Vivien‘s first first-author paper entitled “Effects of Abnormal Muscle Forces on Prenatal Joint Morphogenesis in Mice” has been published in the Journal of Orthopaedic Research. The paper characterises the effects of absent or reduced muscle on prenatal development of the major synovial joints. Vivien used image registration to qualitatively and quantitatively compare joint shapes between muscleless, reduced-muscle and normal mice. Different joints were affected more than others, and what we found most interesting is that a reduction in muscle often led to *more* severe effects than no muscle- like in the humeral distal condyles (blue: control, yellow: reduced-muscle, purple: muscleless)
Aurélie‘s paper (on which Yuming and Rebecca are also authors) entitled “Short-term foetal immobility temporally and progressively affects chick spinal curvature and anatomy and rib development” has been published in eCM (European Cells and Materials). The paper describes how a very short period of paralysis during prenatal development can have severe and lasting effects on development of the spine and ribs, as summarised in the graphical abstract. This work has consequences for understanding congenital scoliosis, for which a change or reduction in fetal movements could be an important factor. The project was funded by the Leverhulme Trust and was a collaboration with Prof James Iatridis in the Icahn School of Medicine at Mount Sinai, New York, USA. View the paper for free here.
Stefaan’s final and Perren Award winning paper from his postdoc in the Developmental Biomechanics has been published online in the Journal of Biomechanics. In the paper, the effects of different risk factors for hip dysplasia (such as fetal breech position, first born babies and oligohydramnios (reduced amniotic fluid)) on fetal kicks and the stresses and strains in their hip joints are quantified. Kick force, stress and strain were found to be significantly lower in cases of breech position and oligohydramnios. Similarly, firstborn fetuses were found to generate significantly lower kick forces than non-firstborns.
Congratulations to Stefaan and co-authors whose paper entitled “Altered Biomechanical Stimulation of the Developing Hip Joint in Presence of Hip Dysplasia Risk Factors” (soon to be published in the Journal of Biomechanics) has been awarded the 2018 S.M. Perren Award by the European Society of Biomechanics! Stefaan will present a plenary lecture of the World Congress of Biomechanics in Dublin, Ireland in July.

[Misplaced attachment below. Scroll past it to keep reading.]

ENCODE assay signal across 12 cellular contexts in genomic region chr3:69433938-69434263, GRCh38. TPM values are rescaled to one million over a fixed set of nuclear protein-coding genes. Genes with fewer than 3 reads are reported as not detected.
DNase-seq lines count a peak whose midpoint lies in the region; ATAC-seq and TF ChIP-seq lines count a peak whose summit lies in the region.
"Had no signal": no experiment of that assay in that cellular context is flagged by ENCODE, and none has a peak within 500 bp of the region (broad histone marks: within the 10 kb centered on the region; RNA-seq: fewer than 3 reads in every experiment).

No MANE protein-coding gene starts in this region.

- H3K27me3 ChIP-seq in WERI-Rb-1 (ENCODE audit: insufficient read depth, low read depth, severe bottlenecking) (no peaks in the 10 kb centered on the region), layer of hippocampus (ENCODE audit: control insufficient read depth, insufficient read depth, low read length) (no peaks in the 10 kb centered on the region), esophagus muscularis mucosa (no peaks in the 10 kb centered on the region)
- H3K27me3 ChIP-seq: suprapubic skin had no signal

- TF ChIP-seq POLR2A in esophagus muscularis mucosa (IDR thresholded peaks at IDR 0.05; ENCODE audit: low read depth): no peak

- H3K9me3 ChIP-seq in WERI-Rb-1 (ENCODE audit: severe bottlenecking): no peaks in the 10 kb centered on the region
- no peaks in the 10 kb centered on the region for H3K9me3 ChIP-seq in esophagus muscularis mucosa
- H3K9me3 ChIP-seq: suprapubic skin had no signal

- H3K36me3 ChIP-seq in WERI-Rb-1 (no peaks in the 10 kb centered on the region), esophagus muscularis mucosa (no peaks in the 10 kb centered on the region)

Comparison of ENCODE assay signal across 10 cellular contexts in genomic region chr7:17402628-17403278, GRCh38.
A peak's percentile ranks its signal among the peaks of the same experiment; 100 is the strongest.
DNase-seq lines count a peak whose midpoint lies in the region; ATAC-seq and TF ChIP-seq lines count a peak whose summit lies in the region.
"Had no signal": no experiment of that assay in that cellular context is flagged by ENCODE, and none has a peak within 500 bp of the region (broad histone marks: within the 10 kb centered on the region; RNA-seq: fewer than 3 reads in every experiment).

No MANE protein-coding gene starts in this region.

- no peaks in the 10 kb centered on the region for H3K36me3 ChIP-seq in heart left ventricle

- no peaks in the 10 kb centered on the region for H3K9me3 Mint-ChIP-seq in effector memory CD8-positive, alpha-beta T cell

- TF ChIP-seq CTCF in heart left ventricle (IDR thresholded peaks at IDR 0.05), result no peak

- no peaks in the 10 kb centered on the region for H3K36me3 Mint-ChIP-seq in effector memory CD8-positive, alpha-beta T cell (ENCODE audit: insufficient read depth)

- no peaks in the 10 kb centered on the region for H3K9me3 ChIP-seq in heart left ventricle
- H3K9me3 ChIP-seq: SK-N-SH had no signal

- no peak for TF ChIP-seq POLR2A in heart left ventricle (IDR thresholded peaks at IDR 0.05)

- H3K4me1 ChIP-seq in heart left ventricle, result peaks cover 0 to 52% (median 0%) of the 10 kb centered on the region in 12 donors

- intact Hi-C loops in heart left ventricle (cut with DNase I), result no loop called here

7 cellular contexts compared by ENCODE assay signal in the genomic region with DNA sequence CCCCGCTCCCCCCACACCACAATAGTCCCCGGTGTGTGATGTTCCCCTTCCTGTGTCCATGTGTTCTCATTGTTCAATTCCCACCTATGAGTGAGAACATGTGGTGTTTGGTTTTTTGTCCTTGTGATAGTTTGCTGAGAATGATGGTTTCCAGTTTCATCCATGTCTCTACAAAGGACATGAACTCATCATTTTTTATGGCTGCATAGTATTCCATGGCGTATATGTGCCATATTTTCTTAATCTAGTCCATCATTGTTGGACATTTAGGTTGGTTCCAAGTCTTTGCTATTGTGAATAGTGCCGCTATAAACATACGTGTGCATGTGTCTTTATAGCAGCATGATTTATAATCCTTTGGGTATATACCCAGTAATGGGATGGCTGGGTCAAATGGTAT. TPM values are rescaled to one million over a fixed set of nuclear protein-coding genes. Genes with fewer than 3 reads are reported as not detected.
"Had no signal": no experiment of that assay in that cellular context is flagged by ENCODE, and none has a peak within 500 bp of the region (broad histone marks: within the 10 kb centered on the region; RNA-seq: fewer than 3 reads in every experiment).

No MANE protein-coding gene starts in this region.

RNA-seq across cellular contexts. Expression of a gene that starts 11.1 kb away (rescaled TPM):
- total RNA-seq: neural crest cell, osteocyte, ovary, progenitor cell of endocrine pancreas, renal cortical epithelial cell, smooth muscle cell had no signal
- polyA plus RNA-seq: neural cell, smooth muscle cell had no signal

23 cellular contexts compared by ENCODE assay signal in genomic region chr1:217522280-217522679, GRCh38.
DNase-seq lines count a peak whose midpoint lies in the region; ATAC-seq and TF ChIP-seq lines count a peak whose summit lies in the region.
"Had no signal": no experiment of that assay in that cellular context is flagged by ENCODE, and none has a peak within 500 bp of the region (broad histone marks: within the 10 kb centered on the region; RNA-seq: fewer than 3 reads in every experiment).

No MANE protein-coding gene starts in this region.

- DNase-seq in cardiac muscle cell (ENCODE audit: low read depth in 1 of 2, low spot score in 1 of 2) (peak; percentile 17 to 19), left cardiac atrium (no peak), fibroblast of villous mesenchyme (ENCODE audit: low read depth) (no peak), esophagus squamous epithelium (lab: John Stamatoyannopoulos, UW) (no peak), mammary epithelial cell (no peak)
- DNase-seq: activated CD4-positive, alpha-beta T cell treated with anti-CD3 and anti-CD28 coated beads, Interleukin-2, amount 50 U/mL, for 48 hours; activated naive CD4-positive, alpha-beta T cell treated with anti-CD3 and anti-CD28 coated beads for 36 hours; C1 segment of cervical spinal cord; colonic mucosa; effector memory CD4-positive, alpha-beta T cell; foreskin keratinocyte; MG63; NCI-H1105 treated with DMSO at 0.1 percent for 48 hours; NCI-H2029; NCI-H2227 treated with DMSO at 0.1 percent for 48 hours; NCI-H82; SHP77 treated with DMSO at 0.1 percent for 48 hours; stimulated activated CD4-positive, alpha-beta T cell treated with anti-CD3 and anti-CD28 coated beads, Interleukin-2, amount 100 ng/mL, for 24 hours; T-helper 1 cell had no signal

Our paper on developing a new type of sensor for fetal movements has been published in PLoS One! The paper describes how acoustic sensors are combined with accelerometers for the first time. The sensor was able to detect and identify the short, rigorous ‘startle’ movements of the fetus. Further development is ongoing, but this is an important first step! The work builds on a patent held by the several of the authors, including Niamh.
Citation: Lai J, Woodward R, Alexandrov Y, ain Munnee Q, Lees CC, Vaidyanathan R, Nowlan NC. Performance of a wearable acoustic system for fetal movement discrimination. PloS one. 2018 May 7;13(5):e0195728.
Stefaan‘s work on quantifying the stresses and strains induced by fetal kicks over gestation has been published in the Journal of the Royal Society Interface. The work attracted a lot of publicity, being featured by Nature, Science and Newsweek and on the Imperial College website. Congratulations Stefaan! See here for the online version of the paper, and access the pdf here.
Stefaan and Niamh have published a new review paper entitled “Ontogeny of the human pelvis“, in a special issue of the Anatomical Record dedicated to the anatomy, development and function of the human pelvis
Rebecca’s paper entitled “Abnormal fetal muscle forces result in defects in spinal curvature and alterations in vertebral segmentation and shape” has been accepted by the Journal of Orthopaedic Research! Former UROP and MRes students (James, Tyler and Zuheir) are also co-authors, as are Nowlan group collaborators Michelle Oyen (University of Cambridge, UK) and James Iatridis (Icahn School of Medicine at Mount Sinai, NY, USA).